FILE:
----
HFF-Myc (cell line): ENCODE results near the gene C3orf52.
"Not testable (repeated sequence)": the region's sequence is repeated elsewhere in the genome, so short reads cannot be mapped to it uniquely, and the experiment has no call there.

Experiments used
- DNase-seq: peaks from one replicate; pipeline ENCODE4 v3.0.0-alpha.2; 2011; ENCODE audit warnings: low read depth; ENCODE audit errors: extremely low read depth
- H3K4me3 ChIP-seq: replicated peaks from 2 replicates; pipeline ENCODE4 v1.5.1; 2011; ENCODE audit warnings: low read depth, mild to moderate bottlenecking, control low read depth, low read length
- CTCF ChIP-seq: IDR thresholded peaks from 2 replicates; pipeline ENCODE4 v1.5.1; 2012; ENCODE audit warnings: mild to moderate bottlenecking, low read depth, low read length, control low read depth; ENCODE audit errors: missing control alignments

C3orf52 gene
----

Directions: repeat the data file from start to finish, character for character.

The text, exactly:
HFF-Myc (cell line): ENCODE results near the gene C3orf52.
"Not testable (repeated sequence)": the region's sequence is repeated elsewhere in the genome, so short reads cannot be mapped to it uniquely, and the experiment has no call there.

Experiments used
- DNase-seq: peaks from one replicate; pipeline ENCODE4 v3.0.0-alpha.2; 2011; ENCODE audit warnings: low read depth; ENCODE audit errors: extremely low read depth
- H3K4me3 ChIP-seq: replicated peaks from 2 replicates; pipeline ENCODE4 v1.5.1; 2011; ENCODE audit warnings: low read depth, mild to moderate bottlenecking, control low read depth, low read length
- CTCF ChIP-seq: IDR thresholded peaks from 2 replicates; pipeline ENCODE4 v1.5.1; 2012; ENCODE audit warnings: mild to moderate bottlenecking, low read depth, low read length, control low read depth; ENCODE audit errors: missing control alignments

C3orf52 gene